Open Spaces, Smiling Faces?

Where are you sitting at this very moment?  Coffee shop? DePaul Campus Library?  In each of these spaces, you may easily find yourself within earshot of another person or several people while you frantically piece together your management blog comment.

Proxemics is the study of space,how people react within this provided amount of space and between one another.  Workplace environments and the conditions in which people are brought together have been discussed over decades of time.  One condition in particular is workstation layouts.  There are slews of opinions and research to support best practices, each claiming to benefit the worker bee and its queen more effectively.

Regardless of which side of the line you stand on with this issue, one thing is for sure; there are effects on employees, the management and in turn, operations of the business.  How these effects are interpreted is the main issue of concern here.

I remember working in an office a couple of years ago, where the cubicles dividing each of us were placed in the center of the room.  Surrounding these workstations were closed-door offices which were occupied with management, directors, accountants, and others whose positions were considered with a greater degree of importance.  Those of us that were in these cubicles always “joked” about how the rest of the company should spend some time in our shoes, until the day that discussions on office renovations began.  Talks of gutting the space into an open-space plan was considered advantageous.  This included sacrificing both our thin-walled cubicles, along with those highly coveted offices.  This is the only time that I can remember where each and every person united to aggressively voice their disapproval of this development.  We won.  Afterwards, a cubicle seemed to be more valuable than a parking space.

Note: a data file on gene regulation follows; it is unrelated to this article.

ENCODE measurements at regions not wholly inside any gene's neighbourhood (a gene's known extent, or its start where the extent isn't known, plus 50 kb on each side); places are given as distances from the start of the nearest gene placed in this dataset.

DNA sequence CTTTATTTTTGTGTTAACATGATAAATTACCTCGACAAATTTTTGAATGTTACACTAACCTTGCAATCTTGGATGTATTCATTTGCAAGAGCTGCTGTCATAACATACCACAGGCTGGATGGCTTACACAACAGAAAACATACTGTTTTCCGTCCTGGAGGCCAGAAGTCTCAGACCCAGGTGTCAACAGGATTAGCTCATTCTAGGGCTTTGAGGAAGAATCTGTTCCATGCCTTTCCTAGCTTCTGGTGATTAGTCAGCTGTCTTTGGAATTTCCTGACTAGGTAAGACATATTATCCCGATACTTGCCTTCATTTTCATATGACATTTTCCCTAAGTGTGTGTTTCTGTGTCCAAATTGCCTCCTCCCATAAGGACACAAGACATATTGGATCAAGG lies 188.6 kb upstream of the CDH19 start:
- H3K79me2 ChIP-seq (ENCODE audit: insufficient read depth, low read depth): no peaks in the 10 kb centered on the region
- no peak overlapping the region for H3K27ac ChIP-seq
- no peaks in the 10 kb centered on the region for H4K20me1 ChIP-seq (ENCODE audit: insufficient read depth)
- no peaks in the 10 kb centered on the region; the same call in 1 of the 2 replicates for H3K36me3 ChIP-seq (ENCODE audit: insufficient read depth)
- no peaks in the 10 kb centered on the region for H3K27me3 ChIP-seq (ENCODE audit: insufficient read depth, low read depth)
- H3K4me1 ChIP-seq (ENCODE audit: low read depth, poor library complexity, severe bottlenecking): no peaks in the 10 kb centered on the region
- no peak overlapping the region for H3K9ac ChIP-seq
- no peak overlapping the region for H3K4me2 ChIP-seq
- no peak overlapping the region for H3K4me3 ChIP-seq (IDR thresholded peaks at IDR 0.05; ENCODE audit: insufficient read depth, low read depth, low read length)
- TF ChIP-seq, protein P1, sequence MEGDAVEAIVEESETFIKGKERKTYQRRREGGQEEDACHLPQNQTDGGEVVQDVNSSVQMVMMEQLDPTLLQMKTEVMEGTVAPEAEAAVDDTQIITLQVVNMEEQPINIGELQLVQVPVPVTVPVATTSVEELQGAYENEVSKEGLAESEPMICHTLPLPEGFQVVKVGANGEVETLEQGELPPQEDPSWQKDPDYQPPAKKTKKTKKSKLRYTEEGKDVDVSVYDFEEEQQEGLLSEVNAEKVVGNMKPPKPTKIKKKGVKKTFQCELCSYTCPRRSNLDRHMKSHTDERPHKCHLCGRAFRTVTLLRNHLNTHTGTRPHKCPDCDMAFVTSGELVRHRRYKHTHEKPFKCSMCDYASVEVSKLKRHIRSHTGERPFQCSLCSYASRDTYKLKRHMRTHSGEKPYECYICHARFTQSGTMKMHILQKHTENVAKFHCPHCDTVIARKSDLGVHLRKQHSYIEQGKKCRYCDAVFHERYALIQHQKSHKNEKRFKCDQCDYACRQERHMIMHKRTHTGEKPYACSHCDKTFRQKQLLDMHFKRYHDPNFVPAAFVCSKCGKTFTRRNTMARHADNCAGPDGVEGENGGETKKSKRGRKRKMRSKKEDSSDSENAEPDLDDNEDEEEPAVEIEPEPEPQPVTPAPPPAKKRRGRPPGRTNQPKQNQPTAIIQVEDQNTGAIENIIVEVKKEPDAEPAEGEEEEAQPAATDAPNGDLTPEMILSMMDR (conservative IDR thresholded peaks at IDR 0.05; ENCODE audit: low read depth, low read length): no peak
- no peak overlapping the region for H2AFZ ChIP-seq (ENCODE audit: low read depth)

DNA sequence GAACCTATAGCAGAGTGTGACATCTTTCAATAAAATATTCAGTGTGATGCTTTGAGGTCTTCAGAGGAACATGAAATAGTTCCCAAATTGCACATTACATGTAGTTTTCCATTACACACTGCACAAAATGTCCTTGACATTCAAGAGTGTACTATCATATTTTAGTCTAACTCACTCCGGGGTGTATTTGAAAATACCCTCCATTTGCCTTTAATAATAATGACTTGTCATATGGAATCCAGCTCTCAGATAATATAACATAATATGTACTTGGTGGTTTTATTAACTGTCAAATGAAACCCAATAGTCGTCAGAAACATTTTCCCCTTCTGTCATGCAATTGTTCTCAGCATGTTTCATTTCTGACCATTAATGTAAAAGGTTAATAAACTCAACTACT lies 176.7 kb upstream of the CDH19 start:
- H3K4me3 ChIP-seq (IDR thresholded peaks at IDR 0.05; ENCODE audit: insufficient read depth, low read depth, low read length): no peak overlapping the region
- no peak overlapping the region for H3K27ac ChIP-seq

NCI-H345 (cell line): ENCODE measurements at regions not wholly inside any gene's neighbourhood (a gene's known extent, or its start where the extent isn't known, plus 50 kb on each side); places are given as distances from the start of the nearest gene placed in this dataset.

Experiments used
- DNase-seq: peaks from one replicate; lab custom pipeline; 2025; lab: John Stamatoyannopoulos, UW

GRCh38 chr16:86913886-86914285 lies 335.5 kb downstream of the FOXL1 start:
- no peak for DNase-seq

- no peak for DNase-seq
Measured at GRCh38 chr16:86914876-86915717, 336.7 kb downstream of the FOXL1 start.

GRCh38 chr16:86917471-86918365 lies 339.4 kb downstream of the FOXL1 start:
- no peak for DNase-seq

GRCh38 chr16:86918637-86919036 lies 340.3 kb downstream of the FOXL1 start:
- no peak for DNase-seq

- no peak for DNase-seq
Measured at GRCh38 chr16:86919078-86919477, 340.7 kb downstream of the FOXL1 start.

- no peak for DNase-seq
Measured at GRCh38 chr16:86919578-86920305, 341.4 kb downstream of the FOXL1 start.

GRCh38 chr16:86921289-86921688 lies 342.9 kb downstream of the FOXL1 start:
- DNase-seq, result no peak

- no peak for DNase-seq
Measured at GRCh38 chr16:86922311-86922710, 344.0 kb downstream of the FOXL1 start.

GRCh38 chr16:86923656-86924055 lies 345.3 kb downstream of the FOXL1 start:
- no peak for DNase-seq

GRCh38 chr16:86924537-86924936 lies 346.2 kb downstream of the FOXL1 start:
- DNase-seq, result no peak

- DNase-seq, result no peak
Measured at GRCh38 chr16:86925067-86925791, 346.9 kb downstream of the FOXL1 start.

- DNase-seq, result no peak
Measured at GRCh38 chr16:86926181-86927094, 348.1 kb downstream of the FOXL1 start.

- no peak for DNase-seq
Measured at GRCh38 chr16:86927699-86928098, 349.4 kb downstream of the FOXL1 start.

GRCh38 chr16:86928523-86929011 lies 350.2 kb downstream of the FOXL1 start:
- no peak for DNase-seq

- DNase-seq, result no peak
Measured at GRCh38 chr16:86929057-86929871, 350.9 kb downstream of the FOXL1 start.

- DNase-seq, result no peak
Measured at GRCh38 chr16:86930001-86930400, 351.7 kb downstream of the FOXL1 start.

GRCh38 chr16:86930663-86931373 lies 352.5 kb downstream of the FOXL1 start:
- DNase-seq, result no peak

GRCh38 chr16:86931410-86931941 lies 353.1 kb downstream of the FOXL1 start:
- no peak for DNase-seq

In a recent article posted on management-issues.com, IPSOS conducted  “a survey of 10,000 workers across 14 countries by market researchers IPSOS has found that that 85 per cent are dissatisfied with their working environment and cannot concentrate.”  Noisy colleagues, clacking of dozens of keyboards and the buzzing of voices – all busy with the hustle and bustle of their responsibilities.

Further more, the same study reported that “almost seven out of 10 worked in open spaces or in a combination of individual and open space offices and on average, 86 minutes per person per day are lost to distractions.”  This means that more than 20% of the working day is wasted.

AmountOfSpace_Diagram.jpgEmployee_of_the_month_open plan

Taking a look at these statistics, along with the growing number of similar reports, one can only wonder if the day of the open-plan workplace should come to an end – returning in its place, a sense of privacy where people can focus, create and progress with their company.

Tell me your thoughts:

Is having an open-space styled work environment truly cost-beneficial for companies?

Are these affected employees staying as productive as possible or are the distractions becoming too much?

How much privacy is enough?